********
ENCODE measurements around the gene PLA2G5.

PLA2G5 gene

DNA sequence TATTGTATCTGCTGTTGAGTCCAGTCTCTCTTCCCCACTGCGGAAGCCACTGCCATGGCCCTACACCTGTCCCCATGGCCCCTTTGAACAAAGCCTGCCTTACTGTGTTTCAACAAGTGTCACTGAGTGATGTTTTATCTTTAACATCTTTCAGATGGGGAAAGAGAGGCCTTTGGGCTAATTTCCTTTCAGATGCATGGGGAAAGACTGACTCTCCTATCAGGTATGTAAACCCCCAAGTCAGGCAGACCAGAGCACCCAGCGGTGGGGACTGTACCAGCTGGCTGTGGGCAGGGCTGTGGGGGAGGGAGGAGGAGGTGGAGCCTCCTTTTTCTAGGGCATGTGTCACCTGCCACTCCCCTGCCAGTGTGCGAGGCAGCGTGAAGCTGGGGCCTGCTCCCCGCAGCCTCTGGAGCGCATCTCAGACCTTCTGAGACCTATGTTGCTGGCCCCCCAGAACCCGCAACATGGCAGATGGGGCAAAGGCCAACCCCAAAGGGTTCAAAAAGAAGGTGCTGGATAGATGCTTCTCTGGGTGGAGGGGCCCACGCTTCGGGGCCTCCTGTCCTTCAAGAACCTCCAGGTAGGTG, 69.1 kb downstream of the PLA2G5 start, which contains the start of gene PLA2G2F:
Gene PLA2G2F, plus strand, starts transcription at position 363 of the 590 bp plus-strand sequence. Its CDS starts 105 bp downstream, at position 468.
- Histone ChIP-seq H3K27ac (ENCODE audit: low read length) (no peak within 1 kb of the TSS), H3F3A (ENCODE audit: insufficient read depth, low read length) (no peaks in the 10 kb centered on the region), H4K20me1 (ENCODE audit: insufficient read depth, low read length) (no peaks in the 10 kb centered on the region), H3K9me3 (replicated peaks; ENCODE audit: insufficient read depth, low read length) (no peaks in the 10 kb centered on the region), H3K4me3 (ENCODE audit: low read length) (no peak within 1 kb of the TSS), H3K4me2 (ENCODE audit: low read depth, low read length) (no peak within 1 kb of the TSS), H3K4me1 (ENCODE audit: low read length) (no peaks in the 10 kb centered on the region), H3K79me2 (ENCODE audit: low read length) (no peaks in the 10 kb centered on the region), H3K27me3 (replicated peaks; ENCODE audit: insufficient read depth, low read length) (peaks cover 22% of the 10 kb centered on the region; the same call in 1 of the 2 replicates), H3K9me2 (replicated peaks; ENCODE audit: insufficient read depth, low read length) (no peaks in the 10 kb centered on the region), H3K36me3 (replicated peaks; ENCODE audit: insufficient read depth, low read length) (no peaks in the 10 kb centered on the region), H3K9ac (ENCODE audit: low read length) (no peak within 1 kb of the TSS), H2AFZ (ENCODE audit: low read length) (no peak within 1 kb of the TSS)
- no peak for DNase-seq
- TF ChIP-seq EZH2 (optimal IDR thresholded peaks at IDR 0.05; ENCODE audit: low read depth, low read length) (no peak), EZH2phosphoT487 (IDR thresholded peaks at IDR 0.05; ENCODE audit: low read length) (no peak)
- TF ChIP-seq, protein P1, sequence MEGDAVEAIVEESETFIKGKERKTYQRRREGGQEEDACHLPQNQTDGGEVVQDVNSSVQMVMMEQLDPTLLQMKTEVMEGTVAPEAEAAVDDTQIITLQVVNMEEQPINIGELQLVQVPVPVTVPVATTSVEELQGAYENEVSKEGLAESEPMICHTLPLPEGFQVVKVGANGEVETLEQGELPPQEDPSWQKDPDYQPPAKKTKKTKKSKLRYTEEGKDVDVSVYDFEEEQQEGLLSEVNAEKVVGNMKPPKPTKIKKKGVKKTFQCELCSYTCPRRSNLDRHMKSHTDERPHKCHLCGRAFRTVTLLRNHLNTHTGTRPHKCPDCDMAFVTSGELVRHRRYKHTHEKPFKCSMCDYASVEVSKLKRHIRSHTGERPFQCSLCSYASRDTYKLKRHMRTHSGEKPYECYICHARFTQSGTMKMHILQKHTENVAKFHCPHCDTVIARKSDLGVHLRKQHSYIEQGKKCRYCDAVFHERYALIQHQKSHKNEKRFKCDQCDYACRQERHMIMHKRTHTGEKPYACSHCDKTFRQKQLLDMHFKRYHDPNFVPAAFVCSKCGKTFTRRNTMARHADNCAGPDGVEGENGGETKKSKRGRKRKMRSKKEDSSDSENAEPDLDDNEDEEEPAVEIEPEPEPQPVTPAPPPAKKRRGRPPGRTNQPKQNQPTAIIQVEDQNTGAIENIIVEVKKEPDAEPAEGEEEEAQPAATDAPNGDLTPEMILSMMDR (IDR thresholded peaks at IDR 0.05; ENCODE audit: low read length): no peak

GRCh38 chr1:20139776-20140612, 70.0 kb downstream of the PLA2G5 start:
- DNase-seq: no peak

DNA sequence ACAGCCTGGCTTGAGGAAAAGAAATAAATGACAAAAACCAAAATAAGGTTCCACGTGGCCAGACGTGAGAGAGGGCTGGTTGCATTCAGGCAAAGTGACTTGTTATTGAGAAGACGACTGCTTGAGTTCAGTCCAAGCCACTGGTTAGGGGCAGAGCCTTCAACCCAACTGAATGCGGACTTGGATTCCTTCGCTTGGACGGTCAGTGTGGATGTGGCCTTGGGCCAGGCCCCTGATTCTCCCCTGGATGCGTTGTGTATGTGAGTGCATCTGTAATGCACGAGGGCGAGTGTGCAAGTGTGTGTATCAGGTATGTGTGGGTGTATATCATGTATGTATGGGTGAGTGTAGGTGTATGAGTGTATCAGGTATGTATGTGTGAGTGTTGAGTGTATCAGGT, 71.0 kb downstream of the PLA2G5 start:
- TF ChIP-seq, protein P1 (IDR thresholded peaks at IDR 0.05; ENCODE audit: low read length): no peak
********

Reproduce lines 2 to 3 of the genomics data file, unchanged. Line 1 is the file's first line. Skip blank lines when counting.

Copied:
PLA2G5 gene

DNA sequence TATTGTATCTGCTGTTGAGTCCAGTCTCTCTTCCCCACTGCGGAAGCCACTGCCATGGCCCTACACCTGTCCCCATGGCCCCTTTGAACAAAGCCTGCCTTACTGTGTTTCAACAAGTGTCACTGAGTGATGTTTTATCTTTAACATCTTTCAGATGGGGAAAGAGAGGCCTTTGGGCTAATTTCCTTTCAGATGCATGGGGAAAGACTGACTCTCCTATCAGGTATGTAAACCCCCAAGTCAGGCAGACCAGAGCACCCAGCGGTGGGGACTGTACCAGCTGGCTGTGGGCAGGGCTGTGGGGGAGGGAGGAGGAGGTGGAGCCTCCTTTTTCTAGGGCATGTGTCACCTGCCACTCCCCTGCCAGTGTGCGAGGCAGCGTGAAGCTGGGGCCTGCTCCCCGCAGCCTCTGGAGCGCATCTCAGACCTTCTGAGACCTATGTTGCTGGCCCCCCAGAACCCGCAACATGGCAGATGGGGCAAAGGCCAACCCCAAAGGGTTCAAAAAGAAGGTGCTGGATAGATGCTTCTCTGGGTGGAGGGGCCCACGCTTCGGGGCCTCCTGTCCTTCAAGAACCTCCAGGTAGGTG, 69.1 kb downstream of the PLA2G5 start, which contains the start of gene PLA2G2F: